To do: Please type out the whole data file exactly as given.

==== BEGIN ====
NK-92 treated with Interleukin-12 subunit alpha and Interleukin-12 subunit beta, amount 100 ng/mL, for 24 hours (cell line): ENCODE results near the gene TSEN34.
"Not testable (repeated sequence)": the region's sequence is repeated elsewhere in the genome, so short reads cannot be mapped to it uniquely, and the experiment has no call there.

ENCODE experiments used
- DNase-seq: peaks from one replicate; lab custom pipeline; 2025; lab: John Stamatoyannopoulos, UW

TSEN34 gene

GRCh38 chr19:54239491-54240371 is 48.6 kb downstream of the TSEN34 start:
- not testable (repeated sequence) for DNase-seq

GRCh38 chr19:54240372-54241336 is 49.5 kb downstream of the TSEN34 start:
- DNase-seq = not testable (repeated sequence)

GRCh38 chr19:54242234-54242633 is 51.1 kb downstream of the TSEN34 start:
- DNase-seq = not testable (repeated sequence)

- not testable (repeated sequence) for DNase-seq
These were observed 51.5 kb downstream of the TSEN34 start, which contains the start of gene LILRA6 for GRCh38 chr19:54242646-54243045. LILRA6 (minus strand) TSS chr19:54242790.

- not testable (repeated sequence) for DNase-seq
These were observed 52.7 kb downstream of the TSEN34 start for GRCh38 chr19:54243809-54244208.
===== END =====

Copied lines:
NK-92 treated with Interleukin-12 subunit alpha and Interleukin-12 subunit beta, amount 100 ng/mL, for 24 hours (cell line): ENCODE results near the gene TSEN34.
"Not testable (repeated sequence)": the region's sequence is repeated elsewhere in the genome, so short reads cannot be mapped to it uniquely, and the experiment has no call there.

ENCODE experiments used
- DNase-seq: peaks from one replicate; lab custom pipeline; 2025; lab: John Stamatoyannopoulos, UW

TSEN34 gene

GRCh38 chr19:54239491-54240371 is 48.6 kb downstream of the TSEN34 start:
- not testable (repeated sequence) for DNase-seq

GRCh38 chr19:54240372-54241336 is 49.5 kb downstream of the TSEN34 start:
- DNase-seq = not testable (repeated sequence)

GRCh38 chr19:54242234-54242633 is 51.1 kb downstream of the TSEN34 start:
- DNase-seq = not testable (repeated sequence)

- not testable (repeated sequence) for DNase-seq
These were observed 51.5 kb downstream of the TSEN34 start, which contains the start of gene LILRA6 for GRCh38 chr19:54242646-54243045. LILRA6 (minus strand) TSS chr19:54242790.

- not testable (repeated sequence) for DNase-seq
These were observed 52.7 kb downstream of the TSEN34 start for GRCh38 chr19:54243809-54244208.